The last decade has seen an incredible growth in the production and distribution of images and other cultural artefacts. The internet is the place where all these cultural products are stored, classified, voted, collected and trashed. What is the impact of this process on art making and on the artist? Which kind of dialogue is going on between amateur practices and codified languages? How does art respond to the society of information? This is a book about endless archives, image collections, bees plundering from flower to flower and hunters crawling through the online wilderness.
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PublisherLink Editions2017
The first art movement to use collage to collapse together images and ideas, Dada also pioneered concepts, ideas, approaches and modi operandi that were later transfused into contemporary digital tools, becoming commonplace in the digital environment. To celebrate DADA 100, from 5 February 2016 to 5 February 201 7 the online platform and collaborative project Dadaclub.online shared high quality digital copies of original Dada artworks and magazine covers, inviting artists from all over the world to use them in their work. This book documents the project, presenting 148 remixes produced and shared by participants. Dada is nothing, enjoy Dada!
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Privacy, copyright, classified documents and state secrets, but also spontaneous network phenomena like flash mobs and hashtag revolutions, reveal one thing – we lost control over the digital world. We experience a digital tailspin, or as Michael Seemann calls it in this essay: a loss of control or Kontrollverlust. Data we never knew existed is finding paths that were not intended and reveals information that we would never have thought of on our own.  Traditional institutions and concepts of freedom are threatened by this digital tailspin. But that doesn’t mean we are lost. A new game emerges, where a different set of rules ...
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Publishere-flux2016
The freeport method of art storage presents its critics with a problem. Is it something new? Or something old? What could be less surprising than an international aristocracy hiding treasures in a cave someplace? The CEO of the Geneva Freeport might have overcharged his Russian Oligarch, Dmitry Rybolovlev, by one billion dollars for thirty-five paintings, according to Sam Knight’s recent, riveting account. Rybolovlev had himself acquired a large slice of the collective ownership of the means of production in 1992, when he was twenty-nine, in the form of Uralkali, a mining company developed by the State Planning Committee of the USSR ...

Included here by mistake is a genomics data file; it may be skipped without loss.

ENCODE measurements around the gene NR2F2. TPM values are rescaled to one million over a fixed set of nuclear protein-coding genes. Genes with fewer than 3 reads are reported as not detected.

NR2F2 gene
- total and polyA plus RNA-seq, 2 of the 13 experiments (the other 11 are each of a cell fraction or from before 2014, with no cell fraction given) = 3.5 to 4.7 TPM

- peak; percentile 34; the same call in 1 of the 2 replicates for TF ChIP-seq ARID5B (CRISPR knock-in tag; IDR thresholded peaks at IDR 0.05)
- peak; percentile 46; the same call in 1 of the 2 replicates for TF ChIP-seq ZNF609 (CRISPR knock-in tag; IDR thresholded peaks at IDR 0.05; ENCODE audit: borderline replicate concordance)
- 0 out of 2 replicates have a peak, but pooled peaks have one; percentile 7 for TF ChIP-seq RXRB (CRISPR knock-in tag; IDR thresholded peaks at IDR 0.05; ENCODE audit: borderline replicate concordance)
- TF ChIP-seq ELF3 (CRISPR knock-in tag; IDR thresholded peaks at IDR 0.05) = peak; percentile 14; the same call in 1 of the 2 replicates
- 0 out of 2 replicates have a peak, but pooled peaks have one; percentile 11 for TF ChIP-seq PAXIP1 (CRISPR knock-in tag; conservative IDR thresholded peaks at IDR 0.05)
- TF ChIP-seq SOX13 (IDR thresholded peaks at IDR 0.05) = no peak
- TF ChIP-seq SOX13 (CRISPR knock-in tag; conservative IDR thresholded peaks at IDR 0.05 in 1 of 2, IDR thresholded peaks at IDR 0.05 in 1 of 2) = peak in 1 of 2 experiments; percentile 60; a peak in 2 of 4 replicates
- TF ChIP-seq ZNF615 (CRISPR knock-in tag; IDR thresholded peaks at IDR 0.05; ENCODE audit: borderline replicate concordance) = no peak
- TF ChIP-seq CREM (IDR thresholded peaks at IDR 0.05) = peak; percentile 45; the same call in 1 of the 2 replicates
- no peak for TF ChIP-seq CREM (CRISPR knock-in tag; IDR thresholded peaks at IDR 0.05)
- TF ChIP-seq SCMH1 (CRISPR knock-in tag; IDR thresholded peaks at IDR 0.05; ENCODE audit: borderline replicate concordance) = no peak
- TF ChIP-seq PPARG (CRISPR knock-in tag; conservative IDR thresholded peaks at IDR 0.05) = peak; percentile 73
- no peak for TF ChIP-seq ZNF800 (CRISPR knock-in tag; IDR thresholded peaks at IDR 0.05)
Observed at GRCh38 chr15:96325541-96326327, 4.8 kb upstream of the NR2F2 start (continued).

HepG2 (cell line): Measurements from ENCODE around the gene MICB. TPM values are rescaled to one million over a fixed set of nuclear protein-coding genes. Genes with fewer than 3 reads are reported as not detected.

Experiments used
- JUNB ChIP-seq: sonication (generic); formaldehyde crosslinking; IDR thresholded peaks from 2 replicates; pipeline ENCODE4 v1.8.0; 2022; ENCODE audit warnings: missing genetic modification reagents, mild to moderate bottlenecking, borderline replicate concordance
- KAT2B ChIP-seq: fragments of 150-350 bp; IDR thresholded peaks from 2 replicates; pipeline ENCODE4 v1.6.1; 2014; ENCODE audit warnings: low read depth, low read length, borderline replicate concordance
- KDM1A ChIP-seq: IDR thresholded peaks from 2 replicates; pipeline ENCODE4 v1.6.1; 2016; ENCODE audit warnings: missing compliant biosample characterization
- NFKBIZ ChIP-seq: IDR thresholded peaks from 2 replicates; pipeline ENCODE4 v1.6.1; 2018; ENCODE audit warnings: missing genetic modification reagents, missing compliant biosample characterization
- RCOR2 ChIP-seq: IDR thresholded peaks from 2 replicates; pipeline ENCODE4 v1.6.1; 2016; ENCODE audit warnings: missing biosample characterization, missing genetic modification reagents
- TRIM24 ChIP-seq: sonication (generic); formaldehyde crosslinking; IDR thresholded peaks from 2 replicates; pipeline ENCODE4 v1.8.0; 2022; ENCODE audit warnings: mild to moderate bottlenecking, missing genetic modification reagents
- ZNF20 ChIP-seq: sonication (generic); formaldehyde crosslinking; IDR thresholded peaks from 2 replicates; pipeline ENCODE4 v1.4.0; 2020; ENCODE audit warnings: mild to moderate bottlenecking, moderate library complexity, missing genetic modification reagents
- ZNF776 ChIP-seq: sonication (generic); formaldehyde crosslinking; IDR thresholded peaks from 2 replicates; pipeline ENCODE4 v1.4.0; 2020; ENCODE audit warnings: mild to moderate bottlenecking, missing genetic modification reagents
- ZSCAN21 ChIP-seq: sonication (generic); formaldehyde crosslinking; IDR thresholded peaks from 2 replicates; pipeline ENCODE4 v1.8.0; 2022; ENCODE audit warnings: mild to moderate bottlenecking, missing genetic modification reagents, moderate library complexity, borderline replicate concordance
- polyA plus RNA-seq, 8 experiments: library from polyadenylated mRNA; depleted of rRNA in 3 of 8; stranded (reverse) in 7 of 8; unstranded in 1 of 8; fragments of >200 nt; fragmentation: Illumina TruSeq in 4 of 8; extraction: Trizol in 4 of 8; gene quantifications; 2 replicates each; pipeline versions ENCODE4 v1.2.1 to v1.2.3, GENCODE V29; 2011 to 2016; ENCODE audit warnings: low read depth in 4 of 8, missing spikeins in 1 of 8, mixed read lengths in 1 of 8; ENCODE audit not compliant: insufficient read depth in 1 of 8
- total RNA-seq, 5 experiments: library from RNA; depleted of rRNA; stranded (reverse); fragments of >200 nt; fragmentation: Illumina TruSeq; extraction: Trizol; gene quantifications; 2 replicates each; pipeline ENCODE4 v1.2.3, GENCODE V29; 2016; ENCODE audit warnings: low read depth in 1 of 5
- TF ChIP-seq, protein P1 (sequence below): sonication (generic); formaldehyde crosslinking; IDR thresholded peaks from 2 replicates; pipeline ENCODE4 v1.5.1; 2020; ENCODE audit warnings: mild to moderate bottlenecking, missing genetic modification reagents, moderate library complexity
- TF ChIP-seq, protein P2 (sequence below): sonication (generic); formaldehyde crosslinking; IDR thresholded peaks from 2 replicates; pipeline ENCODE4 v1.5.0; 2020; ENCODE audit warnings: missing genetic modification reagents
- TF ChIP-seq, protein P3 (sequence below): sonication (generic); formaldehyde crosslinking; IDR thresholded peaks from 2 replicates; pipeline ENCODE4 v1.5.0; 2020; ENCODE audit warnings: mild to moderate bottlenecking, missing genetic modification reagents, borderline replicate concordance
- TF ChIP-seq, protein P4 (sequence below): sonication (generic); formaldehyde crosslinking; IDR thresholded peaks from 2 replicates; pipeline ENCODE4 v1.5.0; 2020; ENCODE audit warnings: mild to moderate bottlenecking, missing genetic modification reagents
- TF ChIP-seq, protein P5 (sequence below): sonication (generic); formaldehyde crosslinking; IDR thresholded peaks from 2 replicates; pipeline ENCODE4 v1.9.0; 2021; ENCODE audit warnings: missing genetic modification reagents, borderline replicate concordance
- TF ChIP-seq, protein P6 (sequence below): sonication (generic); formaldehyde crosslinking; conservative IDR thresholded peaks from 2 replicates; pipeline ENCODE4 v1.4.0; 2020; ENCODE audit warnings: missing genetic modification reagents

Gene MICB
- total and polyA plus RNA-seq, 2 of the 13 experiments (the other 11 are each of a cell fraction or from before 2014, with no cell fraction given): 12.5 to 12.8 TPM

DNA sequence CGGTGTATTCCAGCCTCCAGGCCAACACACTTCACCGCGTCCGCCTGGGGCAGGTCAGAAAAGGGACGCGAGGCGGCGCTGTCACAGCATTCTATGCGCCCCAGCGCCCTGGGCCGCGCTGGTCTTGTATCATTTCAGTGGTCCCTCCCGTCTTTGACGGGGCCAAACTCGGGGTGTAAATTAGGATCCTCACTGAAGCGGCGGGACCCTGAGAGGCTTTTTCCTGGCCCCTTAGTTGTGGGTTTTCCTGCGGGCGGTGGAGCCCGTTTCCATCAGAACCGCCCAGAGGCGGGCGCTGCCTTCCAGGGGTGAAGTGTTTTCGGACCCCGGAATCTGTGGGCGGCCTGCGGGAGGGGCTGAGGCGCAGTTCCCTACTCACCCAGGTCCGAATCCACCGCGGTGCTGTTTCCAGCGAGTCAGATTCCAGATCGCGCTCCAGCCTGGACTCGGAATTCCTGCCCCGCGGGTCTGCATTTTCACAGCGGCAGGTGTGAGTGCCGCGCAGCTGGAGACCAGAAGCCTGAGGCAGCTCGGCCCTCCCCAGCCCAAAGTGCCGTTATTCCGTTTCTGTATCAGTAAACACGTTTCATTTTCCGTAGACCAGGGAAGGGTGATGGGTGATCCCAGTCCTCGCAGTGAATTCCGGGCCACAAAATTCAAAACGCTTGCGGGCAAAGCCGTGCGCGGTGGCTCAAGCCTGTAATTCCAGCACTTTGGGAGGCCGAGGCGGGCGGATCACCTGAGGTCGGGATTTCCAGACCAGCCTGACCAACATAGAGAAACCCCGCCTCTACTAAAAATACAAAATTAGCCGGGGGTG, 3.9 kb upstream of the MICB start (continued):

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Publishere-flux2016
All things have borders that make them what they are. Some borders are spatial, like the edge of a painting, and some are chronological, like the end of a play. In this issue, Vivian Ziherl and Maria Iñigo Clavo both attempt to translate modernity from a historical, chronological teleology into a spatial geography. Ziherl does this by drawing our attention to the persistence, within contemporary space, of that supposedly historical borderline, the frontier, while Clavo provides a taxonomy of the various prefixes, like post-, pre-, and anti-, that have been appended to the “modern” in order to conceal its violent ...
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Publishere-flux2016
Businesspeople talk about art like artists talk about money: gratuitously, without compensation. Hired to talk about money, an entrepreneur will speak in terms of art. Put an artist on a panel and you will often get disquisitions on exchange, capital, and commerce. Both constituencies are compelled by what lies outside their professional responsibility, and the response to this compulsion vibrates between veneration and contempt. For every Übermensch crypto-expressionist billionaire patron, there is one who sneers at the foolish valuelessness of art history and its scribes. For every dedicated anticapitalist artist, there is one who happily understands themselves to be making ...